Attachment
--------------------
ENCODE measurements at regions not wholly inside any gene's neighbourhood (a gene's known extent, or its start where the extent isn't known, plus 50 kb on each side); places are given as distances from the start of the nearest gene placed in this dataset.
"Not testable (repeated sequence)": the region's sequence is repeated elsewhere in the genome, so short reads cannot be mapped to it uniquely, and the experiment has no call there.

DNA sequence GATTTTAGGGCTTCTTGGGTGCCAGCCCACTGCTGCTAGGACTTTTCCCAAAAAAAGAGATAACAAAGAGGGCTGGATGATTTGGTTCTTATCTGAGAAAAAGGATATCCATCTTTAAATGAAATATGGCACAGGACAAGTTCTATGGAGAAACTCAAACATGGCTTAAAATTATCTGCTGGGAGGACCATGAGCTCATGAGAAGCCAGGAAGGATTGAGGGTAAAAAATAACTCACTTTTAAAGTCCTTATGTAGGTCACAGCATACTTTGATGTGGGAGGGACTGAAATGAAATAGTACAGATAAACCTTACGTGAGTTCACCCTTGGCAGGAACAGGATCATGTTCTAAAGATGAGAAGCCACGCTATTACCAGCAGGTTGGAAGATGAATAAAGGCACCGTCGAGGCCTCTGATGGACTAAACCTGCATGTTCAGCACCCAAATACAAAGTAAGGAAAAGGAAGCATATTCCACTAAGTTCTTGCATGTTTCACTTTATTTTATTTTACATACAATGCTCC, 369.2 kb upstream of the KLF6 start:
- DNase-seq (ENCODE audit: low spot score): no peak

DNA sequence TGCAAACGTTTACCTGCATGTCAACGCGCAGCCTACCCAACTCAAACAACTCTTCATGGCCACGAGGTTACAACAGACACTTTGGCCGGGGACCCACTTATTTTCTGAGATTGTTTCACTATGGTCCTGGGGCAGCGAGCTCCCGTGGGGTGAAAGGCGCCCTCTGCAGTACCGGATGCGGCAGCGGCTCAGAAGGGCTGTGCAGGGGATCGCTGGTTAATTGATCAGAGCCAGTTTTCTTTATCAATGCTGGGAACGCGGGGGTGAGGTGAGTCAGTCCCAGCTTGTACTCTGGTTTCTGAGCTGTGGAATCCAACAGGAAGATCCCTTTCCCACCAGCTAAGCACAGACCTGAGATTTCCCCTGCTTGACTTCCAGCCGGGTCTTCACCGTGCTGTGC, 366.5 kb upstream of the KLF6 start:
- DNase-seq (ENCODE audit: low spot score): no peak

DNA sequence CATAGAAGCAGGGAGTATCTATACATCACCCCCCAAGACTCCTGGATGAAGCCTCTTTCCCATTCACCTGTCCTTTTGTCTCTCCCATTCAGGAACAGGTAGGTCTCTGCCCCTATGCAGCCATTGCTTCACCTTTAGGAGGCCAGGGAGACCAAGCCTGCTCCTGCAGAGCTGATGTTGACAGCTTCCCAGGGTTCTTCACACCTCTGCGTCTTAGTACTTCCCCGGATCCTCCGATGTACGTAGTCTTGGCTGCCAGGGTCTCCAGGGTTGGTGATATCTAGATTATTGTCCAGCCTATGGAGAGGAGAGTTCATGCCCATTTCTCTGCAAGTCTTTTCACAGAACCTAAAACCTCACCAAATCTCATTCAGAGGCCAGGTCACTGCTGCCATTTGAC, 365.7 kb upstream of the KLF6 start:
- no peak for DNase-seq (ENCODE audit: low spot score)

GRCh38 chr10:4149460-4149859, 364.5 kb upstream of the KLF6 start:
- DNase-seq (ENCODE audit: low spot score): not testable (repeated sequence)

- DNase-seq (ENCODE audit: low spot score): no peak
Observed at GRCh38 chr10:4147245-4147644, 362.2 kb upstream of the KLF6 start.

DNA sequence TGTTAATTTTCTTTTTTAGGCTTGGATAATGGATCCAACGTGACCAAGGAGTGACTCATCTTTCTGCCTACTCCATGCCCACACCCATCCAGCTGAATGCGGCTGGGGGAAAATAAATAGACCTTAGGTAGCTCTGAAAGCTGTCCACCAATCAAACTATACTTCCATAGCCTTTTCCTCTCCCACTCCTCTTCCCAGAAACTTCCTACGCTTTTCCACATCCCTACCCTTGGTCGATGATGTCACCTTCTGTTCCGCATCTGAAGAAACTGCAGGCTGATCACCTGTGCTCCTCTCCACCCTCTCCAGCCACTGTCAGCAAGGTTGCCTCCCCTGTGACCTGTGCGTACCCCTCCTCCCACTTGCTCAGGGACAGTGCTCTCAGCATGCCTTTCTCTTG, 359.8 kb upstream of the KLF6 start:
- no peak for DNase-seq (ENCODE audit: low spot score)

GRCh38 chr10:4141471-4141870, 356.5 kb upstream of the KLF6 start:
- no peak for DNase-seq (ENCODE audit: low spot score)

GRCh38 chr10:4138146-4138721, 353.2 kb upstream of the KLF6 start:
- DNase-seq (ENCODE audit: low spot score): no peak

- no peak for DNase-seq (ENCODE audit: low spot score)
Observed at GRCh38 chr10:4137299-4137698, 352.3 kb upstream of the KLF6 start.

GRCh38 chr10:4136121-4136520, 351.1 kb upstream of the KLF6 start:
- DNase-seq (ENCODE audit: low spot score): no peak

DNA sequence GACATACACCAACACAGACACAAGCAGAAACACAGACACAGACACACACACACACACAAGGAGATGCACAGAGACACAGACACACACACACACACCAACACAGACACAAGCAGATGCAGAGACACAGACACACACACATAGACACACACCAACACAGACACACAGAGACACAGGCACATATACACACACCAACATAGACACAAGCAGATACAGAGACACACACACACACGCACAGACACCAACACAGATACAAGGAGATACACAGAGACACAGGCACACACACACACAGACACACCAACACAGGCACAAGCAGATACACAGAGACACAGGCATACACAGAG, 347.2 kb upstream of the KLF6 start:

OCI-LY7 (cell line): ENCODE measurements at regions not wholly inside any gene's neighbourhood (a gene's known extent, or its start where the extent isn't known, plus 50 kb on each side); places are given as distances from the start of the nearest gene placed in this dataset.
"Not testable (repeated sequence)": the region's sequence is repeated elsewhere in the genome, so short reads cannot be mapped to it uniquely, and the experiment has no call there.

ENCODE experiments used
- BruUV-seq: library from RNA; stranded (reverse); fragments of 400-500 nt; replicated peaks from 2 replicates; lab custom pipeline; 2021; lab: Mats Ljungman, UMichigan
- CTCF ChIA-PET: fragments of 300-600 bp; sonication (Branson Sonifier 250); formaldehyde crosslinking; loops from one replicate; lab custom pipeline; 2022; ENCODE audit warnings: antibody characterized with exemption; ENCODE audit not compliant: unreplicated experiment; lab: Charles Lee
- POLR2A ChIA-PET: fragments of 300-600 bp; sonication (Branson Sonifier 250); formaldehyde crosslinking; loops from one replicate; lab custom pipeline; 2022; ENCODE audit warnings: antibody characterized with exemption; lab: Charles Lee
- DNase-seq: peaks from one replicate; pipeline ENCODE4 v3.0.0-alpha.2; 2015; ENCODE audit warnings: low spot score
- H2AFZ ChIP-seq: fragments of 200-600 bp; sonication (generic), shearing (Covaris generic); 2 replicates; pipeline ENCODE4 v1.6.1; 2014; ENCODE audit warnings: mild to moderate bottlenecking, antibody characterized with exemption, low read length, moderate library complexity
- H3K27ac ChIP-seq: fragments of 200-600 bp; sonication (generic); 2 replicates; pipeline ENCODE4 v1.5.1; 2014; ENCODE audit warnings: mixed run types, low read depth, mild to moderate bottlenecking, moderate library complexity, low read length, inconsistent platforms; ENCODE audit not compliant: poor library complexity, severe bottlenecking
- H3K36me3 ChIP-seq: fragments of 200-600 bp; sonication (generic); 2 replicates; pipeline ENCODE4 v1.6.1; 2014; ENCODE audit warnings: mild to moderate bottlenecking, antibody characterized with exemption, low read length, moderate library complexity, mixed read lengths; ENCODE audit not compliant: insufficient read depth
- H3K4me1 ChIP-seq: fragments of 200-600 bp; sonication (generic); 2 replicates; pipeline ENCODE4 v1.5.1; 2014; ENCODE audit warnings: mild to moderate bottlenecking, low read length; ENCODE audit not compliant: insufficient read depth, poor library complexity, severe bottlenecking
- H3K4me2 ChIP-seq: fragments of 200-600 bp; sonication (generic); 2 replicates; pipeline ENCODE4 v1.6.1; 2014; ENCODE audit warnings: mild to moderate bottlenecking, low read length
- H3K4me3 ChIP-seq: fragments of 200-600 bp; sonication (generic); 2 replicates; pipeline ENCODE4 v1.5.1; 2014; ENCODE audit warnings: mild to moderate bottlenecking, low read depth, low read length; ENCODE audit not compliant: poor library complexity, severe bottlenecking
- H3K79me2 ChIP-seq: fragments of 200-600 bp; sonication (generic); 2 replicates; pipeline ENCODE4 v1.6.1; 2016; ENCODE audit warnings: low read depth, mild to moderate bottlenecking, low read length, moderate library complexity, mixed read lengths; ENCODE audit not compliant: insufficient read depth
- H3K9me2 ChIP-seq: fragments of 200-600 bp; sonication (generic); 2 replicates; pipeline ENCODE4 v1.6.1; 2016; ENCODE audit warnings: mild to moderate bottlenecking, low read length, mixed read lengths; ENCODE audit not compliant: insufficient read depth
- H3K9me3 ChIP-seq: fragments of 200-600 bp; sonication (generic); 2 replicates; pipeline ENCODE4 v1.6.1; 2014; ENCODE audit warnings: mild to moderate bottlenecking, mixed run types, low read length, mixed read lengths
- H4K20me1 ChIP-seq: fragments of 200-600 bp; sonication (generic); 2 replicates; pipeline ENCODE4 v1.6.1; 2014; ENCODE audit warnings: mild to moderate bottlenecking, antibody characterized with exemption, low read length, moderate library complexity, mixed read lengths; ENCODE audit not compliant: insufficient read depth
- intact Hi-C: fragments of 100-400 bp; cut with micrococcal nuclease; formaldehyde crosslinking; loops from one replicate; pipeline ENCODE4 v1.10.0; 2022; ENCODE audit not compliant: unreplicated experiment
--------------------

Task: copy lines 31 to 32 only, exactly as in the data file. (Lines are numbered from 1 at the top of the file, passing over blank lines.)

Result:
- H2AFZ ChIP-seq: fragments of 200-600 bp; sonication (generic), shearing (Covaris generic); 2 replicates; pipeline ENCODE4 v1.6.1; 2014; ENCODE audit warnings: mild to moderate bottlenecking, antibody characterized with exemption, low read length, moderate library complexity
- H3K27ac ChIP-seq: fragments of 200-600 bp; sonication (generic); 2 replicates; pipeline ENCODE4 v1.5.1; 2014; ENCODE audit warnings: mixed run types, low read depth, mild to moderate bottlenecking, moderate library complexity, low read length, inconsistent platforms; ENCODE audit not compliant: poor library complexity, severe bottlenecking